Three Modus engineers recently wrote a book about Docker and security best practices, Docker for Developers, published by Packt Publishing. Docker for Developers is perhaps the most comprehensive source of information on all things Docker and a wide range of technologies associated with Docker and deployment in the cloud. The book is oriented toward software development, deployment, and security. In this article, we’ll cover the beginnings of the book, the writing and publishing process, key learnings, and more.
Chapter 1: Introduction to Docker
Chapter 2: Using VirtualBox and Docker Containers for Development
Chapter 3: Sharing Containers using Docker Hub
Chapter 4: Composing Systems using Containers
Chapter 5: Alternatives for Deploying and Running Containers in Production
Chapter 6: Deploying Applications with Docker Compose
Chapter 7: Continuous Deployment with Jenkins
Chapter 8: Deploying Docker Apps to Kubernetes
Chapter 9: Cloud-Native Continuous Deployment using Spinnaker
Chapter 10: Monitoring Docker Using Prometheus, Grafana, and Jaeger.
Chapter 11: Scaling and Load Testing Docker Applications
Chapter 12: Introduction to Container Security
Chapter 13: Docker Security Fundamentals and Best Practices
Chapter 14: Advanced Docker Security – Secrets, Secret COmmands, Tagging, and Labels
Chapter 15: Scanning, Monitoring, and Using Third-Party Tools
Chapter 16: Conclusion – End of the Road, but not the Journey.
The Beginnings of the Book
In February of 2018, Modus published a blog post, also named “Docker for Developers.” It is still relevant today. The gist of the post is that you can do your development within Docker containers, install a project’s prerequisites within these containers, run and debug them on your workstation, and not have to install any particular software on your workstation except for Docker.
In a consulting company like Modus, we tend to work on a variety of projects using several different technologies. Development of these projects on a workstation without having to install multiple languages, database engines, and the like, as well as multiple versions of this software, can be problematic.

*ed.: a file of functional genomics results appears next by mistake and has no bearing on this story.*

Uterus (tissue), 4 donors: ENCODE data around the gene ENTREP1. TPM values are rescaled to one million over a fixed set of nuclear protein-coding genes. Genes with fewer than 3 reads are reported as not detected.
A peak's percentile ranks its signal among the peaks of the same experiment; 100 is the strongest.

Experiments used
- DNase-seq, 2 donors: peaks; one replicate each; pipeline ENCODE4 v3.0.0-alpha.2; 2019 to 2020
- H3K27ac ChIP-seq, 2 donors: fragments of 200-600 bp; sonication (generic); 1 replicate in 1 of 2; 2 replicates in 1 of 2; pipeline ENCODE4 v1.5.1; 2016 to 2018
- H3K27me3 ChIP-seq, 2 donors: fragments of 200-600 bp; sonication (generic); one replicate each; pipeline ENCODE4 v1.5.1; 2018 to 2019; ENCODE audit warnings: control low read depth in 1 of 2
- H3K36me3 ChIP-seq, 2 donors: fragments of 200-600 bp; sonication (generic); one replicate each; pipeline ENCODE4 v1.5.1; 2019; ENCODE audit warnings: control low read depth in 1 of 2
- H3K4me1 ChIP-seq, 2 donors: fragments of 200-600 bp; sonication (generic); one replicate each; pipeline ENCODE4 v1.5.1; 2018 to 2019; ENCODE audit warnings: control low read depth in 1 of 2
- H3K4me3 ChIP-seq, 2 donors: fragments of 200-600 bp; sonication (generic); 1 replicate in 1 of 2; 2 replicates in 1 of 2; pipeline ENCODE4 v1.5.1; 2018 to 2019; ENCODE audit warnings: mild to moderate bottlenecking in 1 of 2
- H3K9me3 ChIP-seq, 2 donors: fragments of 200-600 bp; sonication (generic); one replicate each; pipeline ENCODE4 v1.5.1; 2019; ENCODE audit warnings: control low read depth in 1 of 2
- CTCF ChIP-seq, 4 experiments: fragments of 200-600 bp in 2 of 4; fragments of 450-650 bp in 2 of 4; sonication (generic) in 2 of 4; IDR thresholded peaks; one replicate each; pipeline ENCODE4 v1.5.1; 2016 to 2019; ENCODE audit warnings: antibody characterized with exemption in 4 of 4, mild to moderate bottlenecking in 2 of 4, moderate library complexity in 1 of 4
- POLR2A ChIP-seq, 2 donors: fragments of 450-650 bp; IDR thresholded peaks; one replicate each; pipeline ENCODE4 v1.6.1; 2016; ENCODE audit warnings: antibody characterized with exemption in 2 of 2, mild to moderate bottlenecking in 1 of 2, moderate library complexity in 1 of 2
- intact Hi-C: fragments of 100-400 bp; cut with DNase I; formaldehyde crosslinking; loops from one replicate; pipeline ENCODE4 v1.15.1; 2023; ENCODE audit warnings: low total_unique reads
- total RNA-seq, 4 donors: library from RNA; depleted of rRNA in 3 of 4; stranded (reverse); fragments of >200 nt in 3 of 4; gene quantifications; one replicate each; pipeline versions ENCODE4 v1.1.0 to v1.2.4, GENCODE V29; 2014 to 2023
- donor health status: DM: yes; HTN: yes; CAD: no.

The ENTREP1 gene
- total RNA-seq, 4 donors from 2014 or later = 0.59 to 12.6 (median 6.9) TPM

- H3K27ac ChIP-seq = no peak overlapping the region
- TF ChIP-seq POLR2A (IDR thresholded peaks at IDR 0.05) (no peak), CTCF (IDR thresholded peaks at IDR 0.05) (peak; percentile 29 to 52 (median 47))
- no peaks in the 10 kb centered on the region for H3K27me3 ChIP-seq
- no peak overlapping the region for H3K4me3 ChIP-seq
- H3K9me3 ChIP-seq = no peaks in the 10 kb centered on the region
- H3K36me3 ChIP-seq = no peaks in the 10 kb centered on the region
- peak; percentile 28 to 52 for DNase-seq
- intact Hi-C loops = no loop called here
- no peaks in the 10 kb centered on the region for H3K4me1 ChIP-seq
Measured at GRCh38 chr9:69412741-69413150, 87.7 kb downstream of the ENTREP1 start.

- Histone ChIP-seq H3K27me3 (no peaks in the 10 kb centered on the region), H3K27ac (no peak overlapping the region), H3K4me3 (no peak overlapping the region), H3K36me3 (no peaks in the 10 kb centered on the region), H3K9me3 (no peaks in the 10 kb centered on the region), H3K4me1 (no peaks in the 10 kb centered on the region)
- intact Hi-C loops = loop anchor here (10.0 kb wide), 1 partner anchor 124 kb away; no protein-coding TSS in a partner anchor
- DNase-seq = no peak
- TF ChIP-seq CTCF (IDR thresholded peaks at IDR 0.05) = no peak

For instance, one project might use Node JS version 8 with MongoDB version 3, and another might use Node JS version 10 and MongoDB version 4. Do you uninstall one version of the software to work on one of the projects and then uninstall it and install another version of the software to work on the other? Docker to the rescue! You can build a container with Node JS version 8 and MongoDB version 3, and another with Node JS version 10 and MongoDB version 4. You can switch between the projects simply by choosing which container to run.
A content acquisition specialist from Packt Publishing found the blog post and decided to reach out to us to see if we’d be interested in writing a book about Docker. Modus immediately threw its support behind the project and assigned three of its engineers to write the book. The book was divided into 3 parts, with each author taking ownership for a particular section, and the others pitching in to help with writing content, testing, and proofreading where necessary.
Mike Schwartz took the lead on the first part, introducing Docker and demonstrating its use on the developer workstation. Richard Bullington-McGuire led the second part, introducing deployment strategies, continuous integration, Kubernetes, cloud deployment, scaling in the cloud, and monitoring it all. Finally, Andy Dennis headed up the third part, which provided an outline of Docker security.
Writing the Book
The first step in writing the book was to create an outline and to get that outline approved by Packt. The outline drove our efforts from the start. We didn’t just start writing the text, but instead, we worked on the code we wanted to present in the book. The code for all 16 chapters of the book can be found on GitHub.